by Savannah Webb-
Religion and health are often kept separate, but studies show there is more overlap than might be expected.
“Religious involvement is related to virtually every single aspect of health — mental, social, behavioral and physical,” said Harold Koenig, director of Duke University’s Center for Spirituality, Theology and Health. “Literally every health outcome is in some way connected to religious involvement.”
Koenig has over four decades of research experience studying the health effects of monotheistic religions like Christianity, Islam and Judaism.
“It’s really about devoutness,” Koenig said. “To what extent is a person’s attitudes and lifestyle driven by their religious beliefs? If it doesn’t affect the way they make their decisions and the way they treat other people and think about themselves, it’s not going to help.”
Positive mental health benefits such as lower levels of anxiety and lower risk of suicide are associated with religious devotion, and Koenig explained that religious involvement also lowers risk of cardiovascular disease.
“If you have a sense of purpose and meaning and you feel that you’re in control, because God is in control, all of that lowers your stress level,” Koenig said. “It makes perfect, logical, rational sense that you would then be at lower risk for high blood pressure, stroke or a heart attack.”
The Harvard School of Public Health has found similar results with larger research samples, specifically in women. While there’s no foolproof explanation for this gender disparity, Koenig offered insight on the phenomenon.
“I think religion is a little bit easier for women to engage in because they’re more social, and they’re more in touch with their emotions,” he said. “It’s harder for men. There’s a general tendency for them to not be as social or in touch with their emotions.”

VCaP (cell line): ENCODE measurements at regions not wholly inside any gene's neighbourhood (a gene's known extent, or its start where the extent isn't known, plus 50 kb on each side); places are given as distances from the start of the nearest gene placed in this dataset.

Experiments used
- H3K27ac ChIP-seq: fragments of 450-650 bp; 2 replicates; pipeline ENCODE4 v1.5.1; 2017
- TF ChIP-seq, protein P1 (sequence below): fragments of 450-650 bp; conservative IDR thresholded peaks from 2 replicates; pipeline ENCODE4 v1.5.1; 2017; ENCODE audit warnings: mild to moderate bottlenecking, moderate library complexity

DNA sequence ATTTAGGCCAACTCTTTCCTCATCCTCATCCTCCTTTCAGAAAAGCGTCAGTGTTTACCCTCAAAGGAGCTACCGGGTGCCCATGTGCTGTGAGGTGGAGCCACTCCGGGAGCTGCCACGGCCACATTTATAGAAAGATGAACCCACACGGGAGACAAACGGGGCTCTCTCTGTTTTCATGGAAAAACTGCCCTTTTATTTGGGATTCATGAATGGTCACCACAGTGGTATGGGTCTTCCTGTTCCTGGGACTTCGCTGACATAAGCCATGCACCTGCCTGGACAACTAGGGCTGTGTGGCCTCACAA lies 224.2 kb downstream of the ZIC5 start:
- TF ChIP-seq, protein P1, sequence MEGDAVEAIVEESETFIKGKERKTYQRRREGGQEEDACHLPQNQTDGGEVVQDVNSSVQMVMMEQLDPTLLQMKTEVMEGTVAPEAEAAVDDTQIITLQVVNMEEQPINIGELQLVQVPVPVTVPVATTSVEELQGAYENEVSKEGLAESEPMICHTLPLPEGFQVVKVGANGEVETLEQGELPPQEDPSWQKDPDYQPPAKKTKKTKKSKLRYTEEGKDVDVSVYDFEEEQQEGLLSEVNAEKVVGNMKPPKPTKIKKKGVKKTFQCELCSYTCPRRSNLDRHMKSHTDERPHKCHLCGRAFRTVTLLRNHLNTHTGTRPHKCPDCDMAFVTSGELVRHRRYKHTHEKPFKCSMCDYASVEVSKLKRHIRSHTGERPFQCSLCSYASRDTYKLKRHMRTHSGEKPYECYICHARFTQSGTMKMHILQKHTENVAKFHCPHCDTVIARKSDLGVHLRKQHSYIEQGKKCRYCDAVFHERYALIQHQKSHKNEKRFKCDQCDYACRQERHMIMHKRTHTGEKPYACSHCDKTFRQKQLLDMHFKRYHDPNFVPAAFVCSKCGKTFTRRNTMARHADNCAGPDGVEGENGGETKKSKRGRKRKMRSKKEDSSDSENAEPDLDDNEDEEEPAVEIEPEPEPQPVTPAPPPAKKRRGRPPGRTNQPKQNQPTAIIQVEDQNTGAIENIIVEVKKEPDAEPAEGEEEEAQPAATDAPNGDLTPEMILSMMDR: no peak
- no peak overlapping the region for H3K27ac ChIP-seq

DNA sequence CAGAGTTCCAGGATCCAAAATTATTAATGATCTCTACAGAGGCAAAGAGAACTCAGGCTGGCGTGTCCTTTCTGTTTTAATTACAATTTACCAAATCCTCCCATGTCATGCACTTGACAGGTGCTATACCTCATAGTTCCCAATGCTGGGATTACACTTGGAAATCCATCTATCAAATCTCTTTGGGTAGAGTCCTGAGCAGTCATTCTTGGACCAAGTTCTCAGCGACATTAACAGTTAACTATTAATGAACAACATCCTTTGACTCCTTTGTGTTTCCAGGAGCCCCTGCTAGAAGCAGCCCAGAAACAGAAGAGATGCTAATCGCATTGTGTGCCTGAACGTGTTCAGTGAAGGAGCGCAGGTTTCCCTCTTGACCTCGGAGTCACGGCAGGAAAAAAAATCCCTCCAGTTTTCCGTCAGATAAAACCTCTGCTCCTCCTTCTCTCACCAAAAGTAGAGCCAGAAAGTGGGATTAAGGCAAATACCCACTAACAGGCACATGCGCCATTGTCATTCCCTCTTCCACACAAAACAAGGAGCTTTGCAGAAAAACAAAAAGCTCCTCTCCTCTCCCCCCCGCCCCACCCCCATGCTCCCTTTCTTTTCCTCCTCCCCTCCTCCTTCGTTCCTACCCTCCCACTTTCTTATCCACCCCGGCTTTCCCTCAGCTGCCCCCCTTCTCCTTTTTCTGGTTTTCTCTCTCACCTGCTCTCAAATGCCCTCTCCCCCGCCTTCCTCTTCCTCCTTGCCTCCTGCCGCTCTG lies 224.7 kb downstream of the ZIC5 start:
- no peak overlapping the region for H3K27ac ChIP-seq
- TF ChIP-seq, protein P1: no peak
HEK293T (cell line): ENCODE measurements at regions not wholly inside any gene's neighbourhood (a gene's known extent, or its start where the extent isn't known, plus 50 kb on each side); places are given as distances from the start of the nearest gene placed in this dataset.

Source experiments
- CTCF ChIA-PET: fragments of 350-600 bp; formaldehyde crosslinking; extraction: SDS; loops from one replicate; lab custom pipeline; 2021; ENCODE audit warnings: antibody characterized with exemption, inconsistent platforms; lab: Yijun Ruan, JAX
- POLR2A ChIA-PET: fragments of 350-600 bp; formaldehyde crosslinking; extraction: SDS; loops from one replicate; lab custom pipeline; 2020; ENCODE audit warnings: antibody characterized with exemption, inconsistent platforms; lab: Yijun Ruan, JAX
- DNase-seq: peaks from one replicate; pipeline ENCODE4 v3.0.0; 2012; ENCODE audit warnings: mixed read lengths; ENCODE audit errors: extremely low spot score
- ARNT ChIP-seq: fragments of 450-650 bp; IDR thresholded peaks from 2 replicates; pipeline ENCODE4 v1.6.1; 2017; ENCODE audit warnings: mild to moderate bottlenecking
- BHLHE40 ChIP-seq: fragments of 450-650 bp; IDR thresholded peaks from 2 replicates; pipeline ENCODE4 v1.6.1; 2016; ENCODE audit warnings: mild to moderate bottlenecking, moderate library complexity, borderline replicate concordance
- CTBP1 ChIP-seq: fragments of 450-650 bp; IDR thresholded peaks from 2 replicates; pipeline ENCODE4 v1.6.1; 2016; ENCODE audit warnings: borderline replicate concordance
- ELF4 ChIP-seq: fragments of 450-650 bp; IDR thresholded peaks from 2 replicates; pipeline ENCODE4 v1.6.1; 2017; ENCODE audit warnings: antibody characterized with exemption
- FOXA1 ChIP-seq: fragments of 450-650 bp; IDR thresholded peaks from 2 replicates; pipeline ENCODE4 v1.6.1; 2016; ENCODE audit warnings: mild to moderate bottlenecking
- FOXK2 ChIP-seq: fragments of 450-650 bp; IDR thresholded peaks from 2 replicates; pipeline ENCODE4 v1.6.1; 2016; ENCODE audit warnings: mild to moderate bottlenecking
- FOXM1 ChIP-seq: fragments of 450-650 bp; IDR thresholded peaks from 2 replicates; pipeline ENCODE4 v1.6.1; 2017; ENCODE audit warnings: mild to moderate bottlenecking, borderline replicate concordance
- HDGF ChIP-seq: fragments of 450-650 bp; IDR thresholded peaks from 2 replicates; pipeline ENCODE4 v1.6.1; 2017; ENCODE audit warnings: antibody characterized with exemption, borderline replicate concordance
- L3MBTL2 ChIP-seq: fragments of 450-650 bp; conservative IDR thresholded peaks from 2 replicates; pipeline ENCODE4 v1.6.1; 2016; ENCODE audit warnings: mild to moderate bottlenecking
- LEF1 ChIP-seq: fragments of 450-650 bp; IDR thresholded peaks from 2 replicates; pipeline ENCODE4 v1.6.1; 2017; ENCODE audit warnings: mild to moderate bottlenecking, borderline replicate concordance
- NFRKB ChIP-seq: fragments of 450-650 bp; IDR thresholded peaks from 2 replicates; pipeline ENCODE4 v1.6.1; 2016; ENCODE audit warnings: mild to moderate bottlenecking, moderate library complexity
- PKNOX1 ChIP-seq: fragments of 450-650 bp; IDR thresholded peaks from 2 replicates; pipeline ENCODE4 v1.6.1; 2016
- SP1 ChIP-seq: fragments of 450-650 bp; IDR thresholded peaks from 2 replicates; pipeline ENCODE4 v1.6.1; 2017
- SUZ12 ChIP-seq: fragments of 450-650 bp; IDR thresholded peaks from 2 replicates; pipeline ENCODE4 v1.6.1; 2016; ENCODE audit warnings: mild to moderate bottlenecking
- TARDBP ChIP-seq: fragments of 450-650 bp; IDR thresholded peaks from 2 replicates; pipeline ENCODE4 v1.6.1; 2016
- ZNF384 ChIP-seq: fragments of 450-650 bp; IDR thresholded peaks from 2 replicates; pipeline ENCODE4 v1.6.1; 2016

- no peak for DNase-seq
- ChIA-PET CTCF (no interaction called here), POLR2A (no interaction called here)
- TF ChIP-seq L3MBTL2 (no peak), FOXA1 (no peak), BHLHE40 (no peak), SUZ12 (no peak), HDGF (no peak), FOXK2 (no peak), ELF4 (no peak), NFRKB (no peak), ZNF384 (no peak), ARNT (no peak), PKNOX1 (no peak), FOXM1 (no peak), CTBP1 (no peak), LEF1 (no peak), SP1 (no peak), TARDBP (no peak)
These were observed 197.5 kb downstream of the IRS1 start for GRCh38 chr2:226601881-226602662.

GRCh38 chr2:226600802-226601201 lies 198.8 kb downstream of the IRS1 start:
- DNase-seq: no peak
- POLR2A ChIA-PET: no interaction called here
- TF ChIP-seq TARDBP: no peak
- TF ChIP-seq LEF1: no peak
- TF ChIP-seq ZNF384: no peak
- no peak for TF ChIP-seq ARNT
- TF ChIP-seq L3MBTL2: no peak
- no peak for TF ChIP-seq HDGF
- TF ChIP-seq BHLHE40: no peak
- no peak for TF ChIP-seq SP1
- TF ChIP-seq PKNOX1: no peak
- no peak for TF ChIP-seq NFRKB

While gender seems to play a part in the relationship between religion and health, Koenig said the research indicates there is another factor at play — locus of control.
An individual with an internal locus of control believes their health is heavily influenced by their behavior and decisions, whereas an external locus of control places an individual’s health outcomes in the hands of fate or God. Surprisingly, Koenig has found that greater religious involvement is related to an internal locus of control.
“People who have strong faith actually have a greater sense of control, but it’s an indirect control through their dependence and belief in God,” he said. “They believe they can do things to influence God’s actions — like prayer — and in giving up control, there is actually an increase in control. It’s extraordinary how it all psychologically works.”
Finally, Koenig’s research indicates that the extent of psychological and physical relief from anguish depends on how long a person has been practicing religion.
“The people who benefit the most are those who are younger, because they have their entire lifetime to reap the benefits of that religious faith,” Koenig said. “Religious involvement protects you from drug and alcohol abuse, cigarette smoking, and stress levels — all of which keeps you healthier.”